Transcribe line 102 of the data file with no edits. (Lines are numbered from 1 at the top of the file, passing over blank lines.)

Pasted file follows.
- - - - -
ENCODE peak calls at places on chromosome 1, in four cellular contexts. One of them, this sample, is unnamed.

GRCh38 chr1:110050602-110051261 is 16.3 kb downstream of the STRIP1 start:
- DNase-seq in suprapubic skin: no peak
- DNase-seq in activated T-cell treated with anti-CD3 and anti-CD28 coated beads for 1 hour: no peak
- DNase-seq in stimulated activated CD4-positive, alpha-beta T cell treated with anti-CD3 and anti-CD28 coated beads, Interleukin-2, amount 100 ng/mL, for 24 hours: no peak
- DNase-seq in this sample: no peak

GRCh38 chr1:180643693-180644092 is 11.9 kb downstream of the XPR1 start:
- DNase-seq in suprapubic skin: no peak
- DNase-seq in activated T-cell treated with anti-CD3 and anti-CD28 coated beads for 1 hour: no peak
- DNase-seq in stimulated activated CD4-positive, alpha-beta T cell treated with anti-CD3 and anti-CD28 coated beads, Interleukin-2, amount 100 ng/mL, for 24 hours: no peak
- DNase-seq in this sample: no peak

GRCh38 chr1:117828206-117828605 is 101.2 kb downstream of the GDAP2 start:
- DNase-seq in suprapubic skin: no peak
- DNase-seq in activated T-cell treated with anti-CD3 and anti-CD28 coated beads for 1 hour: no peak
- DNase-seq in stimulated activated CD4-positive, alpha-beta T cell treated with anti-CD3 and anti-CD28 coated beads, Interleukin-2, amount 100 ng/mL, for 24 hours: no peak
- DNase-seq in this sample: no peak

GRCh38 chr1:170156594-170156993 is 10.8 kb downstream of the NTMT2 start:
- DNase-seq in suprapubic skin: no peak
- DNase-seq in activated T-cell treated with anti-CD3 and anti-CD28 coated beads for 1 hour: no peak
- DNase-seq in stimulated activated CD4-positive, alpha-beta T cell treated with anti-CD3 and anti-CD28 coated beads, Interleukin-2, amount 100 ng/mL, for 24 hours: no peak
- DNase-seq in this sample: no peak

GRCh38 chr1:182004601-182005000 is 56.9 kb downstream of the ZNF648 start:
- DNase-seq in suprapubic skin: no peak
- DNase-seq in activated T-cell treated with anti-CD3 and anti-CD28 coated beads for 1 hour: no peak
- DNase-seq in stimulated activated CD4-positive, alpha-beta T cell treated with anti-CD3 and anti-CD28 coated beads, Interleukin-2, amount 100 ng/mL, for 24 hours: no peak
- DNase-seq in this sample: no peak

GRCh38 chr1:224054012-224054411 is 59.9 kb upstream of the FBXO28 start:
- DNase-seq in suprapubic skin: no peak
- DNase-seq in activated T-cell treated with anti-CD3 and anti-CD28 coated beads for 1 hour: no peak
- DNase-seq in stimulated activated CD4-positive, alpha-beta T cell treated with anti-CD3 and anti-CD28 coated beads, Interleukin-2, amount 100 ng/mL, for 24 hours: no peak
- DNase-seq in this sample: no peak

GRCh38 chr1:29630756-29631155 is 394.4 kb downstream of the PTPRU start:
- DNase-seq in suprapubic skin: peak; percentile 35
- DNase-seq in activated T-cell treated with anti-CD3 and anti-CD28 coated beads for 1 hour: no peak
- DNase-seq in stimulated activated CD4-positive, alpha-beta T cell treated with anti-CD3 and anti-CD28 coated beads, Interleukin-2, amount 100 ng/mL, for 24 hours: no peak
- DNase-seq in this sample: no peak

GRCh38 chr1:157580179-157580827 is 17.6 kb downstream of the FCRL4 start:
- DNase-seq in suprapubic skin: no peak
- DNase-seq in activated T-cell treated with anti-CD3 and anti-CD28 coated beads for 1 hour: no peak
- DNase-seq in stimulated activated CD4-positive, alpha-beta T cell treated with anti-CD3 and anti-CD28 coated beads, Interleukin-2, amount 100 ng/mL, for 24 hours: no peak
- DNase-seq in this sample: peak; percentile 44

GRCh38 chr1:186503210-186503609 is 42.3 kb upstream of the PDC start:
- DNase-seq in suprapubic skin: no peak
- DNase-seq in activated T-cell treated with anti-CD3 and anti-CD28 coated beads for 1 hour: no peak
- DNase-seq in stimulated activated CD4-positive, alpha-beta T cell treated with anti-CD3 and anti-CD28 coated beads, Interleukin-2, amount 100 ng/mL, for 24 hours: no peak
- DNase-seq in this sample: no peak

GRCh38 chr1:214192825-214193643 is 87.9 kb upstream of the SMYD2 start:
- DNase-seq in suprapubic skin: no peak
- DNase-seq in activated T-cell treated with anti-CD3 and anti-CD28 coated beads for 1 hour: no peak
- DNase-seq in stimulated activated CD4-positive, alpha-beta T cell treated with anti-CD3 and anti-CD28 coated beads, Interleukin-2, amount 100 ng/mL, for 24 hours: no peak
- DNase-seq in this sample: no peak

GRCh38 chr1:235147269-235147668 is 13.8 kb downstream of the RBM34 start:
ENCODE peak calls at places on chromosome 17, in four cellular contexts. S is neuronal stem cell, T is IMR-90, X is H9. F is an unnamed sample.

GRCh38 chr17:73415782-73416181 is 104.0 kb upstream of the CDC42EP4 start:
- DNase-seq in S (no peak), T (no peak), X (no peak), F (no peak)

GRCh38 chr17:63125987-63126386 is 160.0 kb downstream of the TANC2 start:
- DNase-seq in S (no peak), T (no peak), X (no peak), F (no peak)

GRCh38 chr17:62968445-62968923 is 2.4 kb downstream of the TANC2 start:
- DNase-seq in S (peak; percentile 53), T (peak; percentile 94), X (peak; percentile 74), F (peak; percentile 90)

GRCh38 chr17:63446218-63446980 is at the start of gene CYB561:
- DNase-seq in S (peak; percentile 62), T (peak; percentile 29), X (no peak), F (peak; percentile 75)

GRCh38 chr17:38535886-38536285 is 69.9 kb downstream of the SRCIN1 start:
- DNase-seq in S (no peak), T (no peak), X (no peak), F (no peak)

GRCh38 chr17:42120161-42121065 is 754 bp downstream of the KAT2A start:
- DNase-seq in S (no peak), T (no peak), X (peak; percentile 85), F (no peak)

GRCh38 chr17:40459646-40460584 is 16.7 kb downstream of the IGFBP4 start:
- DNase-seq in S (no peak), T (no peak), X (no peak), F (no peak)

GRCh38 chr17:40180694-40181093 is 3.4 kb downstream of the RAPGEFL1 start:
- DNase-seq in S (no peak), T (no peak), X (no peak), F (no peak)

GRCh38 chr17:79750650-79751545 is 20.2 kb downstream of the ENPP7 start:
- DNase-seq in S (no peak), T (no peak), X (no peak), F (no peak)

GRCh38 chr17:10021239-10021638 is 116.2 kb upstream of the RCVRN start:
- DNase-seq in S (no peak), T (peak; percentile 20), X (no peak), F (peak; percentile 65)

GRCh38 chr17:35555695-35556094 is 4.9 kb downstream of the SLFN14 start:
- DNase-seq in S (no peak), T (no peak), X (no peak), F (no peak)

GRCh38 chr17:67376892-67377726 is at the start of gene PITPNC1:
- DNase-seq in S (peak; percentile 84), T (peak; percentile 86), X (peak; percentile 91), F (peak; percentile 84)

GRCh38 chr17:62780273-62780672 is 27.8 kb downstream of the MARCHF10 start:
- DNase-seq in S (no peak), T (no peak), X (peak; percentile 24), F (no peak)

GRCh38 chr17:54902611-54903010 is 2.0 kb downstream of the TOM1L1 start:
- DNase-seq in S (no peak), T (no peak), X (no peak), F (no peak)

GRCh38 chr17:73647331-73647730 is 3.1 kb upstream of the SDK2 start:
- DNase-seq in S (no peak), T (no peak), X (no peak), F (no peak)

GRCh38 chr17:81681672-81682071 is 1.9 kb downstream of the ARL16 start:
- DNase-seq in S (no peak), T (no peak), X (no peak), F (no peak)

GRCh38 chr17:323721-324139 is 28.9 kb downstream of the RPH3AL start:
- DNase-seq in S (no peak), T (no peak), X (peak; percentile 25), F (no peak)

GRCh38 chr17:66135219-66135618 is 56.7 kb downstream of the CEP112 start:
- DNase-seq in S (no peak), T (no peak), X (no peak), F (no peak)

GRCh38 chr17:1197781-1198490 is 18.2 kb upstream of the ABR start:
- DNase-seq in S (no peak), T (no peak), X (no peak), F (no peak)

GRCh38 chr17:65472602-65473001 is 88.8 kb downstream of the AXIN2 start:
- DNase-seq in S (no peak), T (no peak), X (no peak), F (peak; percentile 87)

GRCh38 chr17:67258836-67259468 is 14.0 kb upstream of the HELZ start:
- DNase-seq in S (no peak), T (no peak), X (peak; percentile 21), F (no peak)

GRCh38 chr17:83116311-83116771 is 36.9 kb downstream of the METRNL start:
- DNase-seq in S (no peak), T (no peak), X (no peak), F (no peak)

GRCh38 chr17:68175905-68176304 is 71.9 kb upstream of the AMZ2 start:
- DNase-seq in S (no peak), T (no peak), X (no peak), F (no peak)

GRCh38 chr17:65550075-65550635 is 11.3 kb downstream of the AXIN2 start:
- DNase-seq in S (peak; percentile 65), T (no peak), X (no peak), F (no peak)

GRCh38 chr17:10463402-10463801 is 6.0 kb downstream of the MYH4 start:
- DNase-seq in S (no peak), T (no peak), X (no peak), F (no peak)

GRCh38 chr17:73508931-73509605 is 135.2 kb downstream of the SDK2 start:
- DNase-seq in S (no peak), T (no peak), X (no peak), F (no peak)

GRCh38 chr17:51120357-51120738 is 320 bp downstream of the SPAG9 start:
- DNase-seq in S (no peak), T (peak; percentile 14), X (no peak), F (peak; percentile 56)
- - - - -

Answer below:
GRCh38 chr17:10463402-10463801 is 6.0 kb downstream of the MYH4 start: